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Another Stupid California Dream

Sometimes I wonder if too many posts here are spent writing about the California housing affordability crisis – easily my most frequently posted-about topic – but then I consider that the state keeps providing ample ammunition by doing so much stupid crap. The latest in a long list of easily avoidable self-owns took place this week when the California Energy Commission voted 5-0 to approve a requirement that all newly-constructed residential buildings up to three stories high, including single-family homes and condos, be built with solar installations starting in 2020.

Before I delve too deeply into this subject, I think it’s important to note that I consider myself a solar advocate and put my money where my mouth is. I own two houses in Southern California. One is my primary residence and the other is a rental. Both have solar panels on the roof for a combination of the following reasons:

  1. It increases the values of the houses
  2. It saves money on electrical costs over time
  3. It’s good for the environment
  4. It provides a hedge against ever-rising electricity costs

I point out the above in order to give some context to what I’m about to write. As my actions make clear, I am both a supporter of a believer in solar energy as a reliable source of renewable power. That being said, the recent vote by the California Energy Commission is an incredibly stupid move to make in the middle of an affordability crisis and here’s why: when I put solar on the two houses, it was because I was able to pay the higher upfront cost in order to reap the financial benefits down the road. In other words, it was a choice that I made on my own and not everyone has the financial flexibility to make such a decision. However, the state is now mandating that they do so in the event that they are purchasing a new home.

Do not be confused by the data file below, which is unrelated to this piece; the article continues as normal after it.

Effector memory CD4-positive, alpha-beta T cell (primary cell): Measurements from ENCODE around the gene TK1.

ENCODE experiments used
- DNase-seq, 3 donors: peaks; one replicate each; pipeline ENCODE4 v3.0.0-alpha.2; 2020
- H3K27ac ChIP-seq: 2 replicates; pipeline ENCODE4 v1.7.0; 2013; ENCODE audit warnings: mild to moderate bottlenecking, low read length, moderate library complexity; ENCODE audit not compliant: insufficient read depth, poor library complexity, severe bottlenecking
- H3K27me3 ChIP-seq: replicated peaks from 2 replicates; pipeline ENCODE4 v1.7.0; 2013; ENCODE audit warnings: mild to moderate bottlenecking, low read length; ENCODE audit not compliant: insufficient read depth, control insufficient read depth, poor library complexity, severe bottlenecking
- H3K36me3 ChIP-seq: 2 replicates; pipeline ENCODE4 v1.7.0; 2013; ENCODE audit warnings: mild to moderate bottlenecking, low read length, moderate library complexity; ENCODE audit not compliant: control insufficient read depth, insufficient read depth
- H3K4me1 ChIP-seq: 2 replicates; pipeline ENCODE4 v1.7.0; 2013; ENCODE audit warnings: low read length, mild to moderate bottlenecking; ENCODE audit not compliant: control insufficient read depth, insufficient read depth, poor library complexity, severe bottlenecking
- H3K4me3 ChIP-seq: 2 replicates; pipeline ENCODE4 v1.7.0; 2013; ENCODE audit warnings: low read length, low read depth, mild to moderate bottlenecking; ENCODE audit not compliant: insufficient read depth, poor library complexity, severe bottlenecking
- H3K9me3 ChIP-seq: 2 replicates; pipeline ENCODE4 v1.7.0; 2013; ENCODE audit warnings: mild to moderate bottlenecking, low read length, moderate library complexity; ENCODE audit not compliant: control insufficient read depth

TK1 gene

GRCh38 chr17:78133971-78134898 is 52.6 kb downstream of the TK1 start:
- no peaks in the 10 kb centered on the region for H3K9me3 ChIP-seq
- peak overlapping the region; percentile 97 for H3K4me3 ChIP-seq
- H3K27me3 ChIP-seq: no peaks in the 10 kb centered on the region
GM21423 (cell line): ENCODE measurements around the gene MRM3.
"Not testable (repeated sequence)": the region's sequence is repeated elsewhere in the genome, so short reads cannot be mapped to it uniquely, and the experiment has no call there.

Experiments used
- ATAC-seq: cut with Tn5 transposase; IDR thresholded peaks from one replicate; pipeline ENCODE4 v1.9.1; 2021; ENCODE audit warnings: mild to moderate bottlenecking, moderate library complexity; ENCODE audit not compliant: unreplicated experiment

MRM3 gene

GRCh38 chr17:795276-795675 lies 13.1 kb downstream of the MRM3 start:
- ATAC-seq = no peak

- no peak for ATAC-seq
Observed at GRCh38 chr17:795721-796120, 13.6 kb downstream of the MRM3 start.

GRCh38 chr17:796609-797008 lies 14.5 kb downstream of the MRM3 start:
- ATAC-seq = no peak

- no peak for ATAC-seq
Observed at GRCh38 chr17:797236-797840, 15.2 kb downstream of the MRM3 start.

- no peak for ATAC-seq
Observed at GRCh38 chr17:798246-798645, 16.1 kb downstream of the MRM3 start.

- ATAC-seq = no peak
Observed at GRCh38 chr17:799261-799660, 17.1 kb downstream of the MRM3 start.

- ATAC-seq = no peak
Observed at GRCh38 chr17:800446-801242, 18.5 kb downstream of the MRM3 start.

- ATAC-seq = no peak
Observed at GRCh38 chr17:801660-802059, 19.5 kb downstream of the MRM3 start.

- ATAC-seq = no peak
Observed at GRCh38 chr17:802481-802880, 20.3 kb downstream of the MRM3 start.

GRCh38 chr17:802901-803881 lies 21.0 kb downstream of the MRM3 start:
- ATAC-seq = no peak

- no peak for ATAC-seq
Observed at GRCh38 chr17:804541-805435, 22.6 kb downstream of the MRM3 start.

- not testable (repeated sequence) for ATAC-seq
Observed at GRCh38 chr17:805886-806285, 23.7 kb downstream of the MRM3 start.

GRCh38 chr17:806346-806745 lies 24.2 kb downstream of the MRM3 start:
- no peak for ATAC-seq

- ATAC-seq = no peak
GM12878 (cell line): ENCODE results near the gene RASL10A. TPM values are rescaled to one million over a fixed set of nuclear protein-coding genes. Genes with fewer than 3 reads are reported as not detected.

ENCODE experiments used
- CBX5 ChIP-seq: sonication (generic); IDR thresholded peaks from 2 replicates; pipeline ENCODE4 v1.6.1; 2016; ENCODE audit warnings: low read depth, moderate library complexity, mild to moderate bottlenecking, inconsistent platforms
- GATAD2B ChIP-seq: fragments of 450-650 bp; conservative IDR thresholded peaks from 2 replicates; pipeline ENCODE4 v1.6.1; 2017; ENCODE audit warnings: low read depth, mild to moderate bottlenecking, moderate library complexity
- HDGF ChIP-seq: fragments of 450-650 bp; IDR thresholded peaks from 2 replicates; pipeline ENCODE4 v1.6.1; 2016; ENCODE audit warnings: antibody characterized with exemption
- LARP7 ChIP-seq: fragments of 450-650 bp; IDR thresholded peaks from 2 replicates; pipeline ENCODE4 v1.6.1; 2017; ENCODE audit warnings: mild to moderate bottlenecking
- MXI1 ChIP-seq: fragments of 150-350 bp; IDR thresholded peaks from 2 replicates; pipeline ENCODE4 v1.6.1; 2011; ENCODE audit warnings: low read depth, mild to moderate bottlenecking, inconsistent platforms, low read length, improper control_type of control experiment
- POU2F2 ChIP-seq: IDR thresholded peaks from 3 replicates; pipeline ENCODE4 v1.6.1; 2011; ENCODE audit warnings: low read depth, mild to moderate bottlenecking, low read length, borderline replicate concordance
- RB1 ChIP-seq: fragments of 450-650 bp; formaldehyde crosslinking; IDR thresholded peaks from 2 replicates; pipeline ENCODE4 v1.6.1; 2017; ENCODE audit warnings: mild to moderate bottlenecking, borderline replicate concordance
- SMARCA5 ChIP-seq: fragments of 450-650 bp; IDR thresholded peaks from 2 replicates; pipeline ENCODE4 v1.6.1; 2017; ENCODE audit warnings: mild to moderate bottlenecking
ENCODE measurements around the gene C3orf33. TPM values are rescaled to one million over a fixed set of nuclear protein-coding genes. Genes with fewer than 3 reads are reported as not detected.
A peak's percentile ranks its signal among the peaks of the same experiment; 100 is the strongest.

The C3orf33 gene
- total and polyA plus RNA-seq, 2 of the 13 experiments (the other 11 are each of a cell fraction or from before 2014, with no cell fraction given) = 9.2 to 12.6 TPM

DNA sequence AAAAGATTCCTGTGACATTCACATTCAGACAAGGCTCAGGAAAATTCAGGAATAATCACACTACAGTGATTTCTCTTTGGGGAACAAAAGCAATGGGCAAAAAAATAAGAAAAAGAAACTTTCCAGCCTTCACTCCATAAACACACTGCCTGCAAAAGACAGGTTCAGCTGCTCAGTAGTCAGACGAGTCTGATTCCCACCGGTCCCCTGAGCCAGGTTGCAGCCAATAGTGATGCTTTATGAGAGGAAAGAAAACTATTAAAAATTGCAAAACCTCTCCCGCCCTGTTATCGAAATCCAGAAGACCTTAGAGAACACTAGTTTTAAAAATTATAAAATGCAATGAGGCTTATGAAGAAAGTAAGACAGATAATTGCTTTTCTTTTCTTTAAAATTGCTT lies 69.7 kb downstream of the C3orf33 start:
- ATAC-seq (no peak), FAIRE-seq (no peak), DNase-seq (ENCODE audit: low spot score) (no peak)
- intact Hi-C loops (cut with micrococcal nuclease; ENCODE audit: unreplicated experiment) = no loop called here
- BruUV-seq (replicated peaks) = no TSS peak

Sebastian Malo and Nichola Groom of Reuters provided some context to the economics behind going solar:

Constructing a home in accordance with the new rules will add about $9,500 in immediate costs, according to estimates by the Energy Commission.

It will save homeowners about $19,000 in energy and maintenance costs over 30 years, Energy Commission spokeswoman Amber Pasricha Beck told the Thomson Reuters Foundation.

That appears to be the best case scenario for cost as builders estimate that the upfront cost increase is more in the $14,000 – $16,000 range. For home buyers with high incomes, this isn’t much of a hardship and the investment should pay off over time. However, for entry level home buyers it is a much bigger issue.

The $9,500 (or $14k – $16k depending on who you believe) is a much larger percentage of a $350k house than it is of a $1MM house. If a buyer is already barely at the margin to buy an entry-level home, the extra cost of solar could potentially push them out of qualifying range and back into the rental pool. This is especially bad in a market where there are very few existing entry-level homes on the market meaning that new construction has to account for a larger portion of the entry level than market than usual. It’s even worse when you consider that this creates more renters at a time when rents are sky high and around 54% of California renters is already considered rent burdened (meaning that they pay over 30% of their gross income in rent).

For the record, about 15% – 20% of new homes built in California today include solar panels. The California Energy Commission’s stated objective with this solar mandate is to lower carbon emissions by increasing energy generated from renewable resources – a worthy goal.

However, California would do far better by the environment and its middle-class residents to simply increase density dramatically in cities and spend the money being wasted on the bullet train boondoggle on urban mass transit. It’s a shame that many of the so-called environmentalists who push efforts like state-mandated solar aren’t equally as passionate about building more in urban areas, which pretty much every credible study shows would be the best thing that we could do for the environment in the long run.

Then again, that type of impactful solution doesn’t allow for either the virtue signaling or the payoff to donors such as solar companies and Tesla-like mandating solar panels on newly built homes does.